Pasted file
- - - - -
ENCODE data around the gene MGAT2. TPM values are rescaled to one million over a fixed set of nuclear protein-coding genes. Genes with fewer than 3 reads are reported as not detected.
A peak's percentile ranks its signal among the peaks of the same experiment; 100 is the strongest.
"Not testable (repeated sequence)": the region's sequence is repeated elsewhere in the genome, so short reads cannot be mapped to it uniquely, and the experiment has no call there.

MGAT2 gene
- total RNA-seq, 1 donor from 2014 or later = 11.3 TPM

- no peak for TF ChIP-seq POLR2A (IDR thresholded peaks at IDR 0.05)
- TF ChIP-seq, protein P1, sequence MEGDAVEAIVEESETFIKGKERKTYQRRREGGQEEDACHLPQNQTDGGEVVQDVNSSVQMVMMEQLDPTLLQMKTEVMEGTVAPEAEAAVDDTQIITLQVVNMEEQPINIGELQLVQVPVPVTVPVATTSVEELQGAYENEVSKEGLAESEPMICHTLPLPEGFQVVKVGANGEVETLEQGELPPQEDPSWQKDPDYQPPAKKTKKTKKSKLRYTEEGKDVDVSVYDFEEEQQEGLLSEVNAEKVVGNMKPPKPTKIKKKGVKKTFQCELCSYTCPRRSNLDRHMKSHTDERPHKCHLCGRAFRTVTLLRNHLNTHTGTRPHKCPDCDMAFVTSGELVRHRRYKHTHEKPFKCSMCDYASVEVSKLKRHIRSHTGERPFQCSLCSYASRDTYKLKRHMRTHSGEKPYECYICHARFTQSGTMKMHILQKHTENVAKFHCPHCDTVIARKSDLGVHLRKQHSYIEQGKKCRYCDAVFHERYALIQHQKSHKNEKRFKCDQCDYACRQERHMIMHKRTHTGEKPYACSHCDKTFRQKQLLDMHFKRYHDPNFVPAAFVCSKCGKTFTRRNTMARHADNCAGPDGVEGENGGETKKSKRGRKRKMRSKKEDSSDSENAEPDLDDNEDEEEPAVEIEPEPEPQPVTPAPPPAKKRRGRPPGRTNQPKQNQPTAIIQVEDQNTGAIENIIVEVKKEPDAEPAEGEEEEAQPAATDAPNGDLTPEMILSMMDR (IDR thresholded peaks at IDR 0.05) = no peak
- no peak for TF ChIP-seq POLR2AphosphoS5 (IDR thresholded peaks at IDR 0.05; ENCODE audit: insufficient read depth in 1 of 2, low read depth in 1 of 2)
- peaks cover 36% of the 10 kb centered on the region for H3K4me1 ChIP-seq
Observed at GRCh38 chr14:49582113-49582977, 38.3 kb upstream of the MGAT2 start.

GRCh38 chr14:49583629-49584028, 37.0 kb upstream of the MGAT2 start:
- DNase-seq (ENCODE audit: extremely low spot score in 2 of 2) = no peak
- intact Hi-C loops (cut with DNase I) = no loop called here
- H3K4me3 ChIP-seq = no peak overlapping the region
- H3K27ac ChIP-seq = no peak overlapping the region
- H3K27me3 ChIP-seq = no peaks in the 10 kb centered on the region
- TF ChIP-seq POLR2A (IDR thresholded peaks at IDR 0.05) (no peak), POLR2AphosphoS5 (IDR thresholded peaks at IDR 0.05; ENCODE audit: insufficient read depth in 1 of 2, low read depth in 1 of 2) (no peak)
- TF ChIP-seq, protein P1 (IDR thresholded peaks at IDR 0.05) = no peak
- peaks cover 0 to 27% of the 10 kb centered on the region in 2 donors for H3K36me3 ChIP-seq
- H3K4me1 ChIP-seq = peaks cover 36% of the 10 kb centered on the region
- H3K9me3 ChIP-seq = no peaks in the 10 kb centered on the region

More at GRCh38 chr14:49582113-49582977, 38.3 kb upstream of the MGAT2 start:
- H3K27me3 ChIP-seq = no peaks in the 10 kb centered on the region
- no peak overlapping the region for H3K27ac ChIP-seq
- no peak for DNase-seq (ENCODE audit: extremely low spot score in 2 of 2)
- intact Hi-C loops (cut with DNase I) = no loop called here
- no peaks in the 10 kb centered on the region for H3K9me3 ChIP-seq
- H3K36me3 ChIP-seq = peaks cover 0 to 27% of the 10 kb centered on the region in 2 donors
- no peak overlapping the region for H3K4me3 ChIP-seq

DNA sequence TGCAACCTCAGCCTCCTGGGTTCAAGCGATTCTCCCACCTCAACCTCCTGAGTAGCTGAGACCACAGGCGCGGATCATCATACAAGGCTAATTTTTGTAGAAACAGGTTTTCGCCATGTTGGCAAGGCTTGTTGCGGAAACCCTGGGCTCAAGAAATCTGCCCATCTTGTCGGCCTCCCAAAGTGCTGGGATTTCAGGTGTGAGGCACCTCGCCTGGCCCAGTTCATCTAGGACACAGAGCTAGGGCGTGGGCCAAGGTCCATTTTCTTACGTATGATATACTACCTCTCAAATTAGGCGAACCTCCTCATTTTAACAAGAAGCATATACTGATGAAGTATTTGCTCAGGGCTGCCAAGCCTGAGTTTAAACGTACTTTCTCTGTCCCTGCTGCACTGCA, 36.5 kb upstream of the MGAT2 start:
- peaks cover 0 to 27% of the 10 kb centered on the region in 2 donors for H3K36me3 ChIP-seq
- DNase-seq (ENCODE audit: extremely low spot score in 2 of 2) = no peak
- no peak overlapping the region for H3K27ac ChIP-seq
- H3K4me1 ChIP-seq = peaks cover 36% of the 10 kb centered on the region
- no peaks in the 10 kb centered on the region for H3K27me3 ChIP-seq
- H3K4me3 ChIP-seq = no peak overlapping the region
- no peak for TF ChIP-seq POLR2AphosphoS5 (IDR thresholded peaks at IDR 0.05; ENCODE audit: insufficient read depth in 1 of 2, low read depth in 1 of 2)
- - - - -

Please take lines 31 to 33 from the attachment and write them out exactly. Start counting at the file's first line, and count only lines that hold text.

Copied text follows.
- peaks cover 0 to 27% of the 10 kb centered on the region in 2 donors for H3K36me3 ChIP-seq
- DNase-seq (ENCODE audit: extremely low spot score in 2 of 2) = no peak
- no peak overlapping the region for H3K27ac ChIP-seq